Measures of Crime

In the United States, crime rates are measured in one of two ways.

(1) The Uniform Crime Report, administered by Federal Bureau of Investigation, compiles data of crimes reported to local police. The UCR was established in the early 1930s. Because it is based on local information, the UCR permits statistical analysis for local areas. For example, recent reports that crime was down in Allegheny County in the late 1990s are the results of Uniform Crime Report data.

The accuracy of the UCR varies with the likelihood that people will report crimes to the police. The UCR is most accurate for murders, which are almost always reported or noticed, but may be less accurate for crimes that arenít reported as often, such as rape or assault. In addition, for crimes such as theft, the UCR tends to underrepresent the frequency of offenses (because people do not always report minor theft), but overrepresent the value of thefts (because people are more likely to report major thefts). Long-term analyses of UCR data are also questionable because computers have permitted better police record keeping in the last 20 years. Therefore, increases in UCR crime rates partly result from improved recording of crimes by police. Still, the UCR is the standard & most widely cited method of measuring crime in the US.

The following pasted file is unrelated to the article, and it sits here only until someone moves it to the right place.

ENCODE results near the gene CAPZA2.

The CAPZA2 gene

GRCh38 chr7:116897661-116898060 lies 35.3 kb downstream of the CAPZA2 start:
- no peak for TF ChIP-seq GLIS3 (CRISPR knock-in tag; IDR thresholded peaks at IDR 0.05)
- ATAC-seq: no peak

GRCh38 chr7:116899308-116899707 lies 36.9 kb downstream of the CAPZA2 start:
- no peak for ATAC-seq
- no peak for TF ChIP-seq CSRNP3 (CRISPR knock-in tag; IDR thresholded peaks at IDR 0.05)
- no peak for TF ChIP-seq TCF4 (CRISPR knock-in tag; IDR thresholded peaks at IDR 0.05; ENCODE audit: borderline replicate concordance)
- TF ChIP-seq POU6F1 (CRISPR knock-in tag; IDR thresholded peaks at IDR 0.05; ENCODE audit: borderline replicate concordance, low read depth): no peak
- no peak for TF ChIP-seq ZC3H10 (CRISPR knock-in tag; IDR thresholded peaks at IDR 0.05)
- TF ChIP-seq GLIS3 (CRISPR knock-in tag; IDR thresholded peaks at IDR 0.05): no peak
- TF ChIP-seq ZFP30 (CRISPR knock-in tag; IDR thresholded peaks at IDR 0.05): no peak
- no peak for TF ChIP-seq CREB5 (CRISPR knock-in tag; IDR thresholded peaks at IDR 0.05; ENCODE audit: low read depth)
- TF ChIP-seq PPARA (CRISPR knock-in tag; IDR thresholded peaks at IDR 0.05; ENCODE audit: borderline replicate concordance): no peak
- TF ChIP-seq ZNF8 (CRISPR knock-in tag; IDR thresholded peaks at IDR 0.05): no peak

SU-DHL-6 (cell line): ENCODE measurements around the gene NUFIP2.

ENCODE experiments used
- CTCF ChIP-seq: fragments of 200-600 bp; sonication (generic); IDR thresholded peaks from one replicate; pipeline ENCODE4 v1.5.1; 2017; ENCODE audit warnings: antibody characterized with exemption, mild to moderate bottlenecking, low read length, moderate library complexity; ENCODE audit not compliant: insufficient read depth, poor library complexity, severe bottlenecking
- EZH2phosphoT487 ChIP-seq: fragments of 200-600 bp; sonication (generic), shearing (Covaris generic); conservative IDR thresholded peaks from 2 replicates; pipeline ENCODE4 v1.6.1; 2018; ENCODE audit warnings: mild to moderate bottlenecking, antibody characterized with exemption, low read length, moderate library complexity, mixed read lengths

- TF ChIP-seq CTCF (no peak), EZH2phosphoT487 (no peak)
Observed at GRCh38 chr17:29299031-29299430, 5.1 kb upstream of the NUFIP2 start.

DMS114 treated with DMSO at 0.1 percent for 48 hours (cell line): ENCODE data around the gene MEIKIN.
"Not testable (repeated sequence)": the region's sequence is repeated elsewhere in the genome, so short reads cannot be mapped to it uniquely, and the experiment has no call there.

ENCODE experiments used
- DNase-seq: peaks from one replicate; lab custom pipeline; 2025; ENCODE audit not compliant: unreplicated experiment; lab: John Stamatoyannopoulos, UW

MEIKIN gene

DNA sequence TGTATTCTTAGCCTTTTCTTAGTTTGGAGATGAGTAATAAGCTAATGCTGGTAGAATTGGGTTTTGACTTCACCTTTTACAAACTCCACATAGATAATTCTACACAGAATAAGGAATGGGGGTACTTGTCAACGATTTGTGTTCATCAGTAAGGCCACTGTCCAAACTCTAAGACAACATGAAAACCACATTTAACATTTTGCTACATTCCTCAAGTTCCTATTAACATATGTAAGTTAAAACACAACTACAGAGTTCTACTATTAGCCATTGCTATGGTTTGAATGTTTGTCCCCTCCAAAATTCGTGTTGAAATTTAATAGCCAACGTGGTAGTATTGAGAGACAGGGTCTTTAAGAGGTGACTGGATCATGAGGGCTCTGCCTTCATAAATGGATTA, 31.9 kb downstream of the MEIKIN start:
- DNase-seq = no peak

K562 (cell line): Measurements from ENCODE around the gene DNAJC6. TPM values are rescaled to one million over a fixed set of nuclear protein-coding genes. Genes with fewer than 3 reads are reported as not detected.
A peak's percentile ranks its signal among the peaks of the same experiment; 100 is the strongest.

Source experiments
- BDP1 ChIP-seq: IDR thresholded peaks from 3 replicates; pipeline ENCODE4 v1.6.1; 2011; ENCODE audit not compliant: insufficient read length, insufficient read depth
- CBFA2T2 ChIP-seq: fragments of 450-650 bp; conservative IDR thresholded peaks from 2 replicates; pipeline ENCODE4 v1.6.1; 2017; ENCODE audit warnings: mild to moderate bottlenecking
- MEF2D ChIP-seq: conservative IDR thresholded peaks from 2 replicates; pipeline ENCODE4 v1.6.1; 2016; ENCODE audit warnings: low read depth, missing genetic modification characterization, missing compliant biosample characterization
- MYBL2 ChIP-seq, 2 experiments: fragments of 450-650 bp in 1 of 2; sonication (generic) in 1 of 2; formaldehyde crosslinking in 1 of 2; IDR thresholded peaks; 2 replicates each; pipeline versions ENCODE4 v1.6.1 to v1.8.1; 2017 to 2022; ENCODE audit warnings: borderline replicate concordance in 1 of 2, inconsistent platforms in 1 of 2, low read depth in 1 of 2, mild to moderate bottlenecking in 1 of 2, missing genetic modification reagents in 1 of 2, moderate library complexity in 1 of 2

(2) The National Crime Victimization Survey, begun in 1973, is administered by US Census Bureau. This measure is a representative telephone sampling of approximately 40,000 households to determine how many people were victimized by one of seven crimes in past year. The crimes recorded are rape, robbery, assault, personal theft, household theft, burglary, and motor vehicle theft; the NCVS does not measure murder rates because the victims cannot be surveyed. The NCVS employs a national survey, so it cannot break down data by state or locality. Samuel Walker and most criminologists see the NCVS as more accurate than the UCR; people will acknowledge that they have been victims of a crime to an anonymous survey, even they did not report the crimes to police.

(3) Determining rates of crime (generally, per 1000 people or 100,000 people) requires that the number of offenses (the numerator) be divided by an accurate count of the population (the denominator). The results of the decennial United States Census are conventionally used as the sources of population data.

[Adapted from Steven R. Donziger, ed., The Real War on Crime: The Report of the National Criminal Justice Commission (NY: Harper, 1996).]

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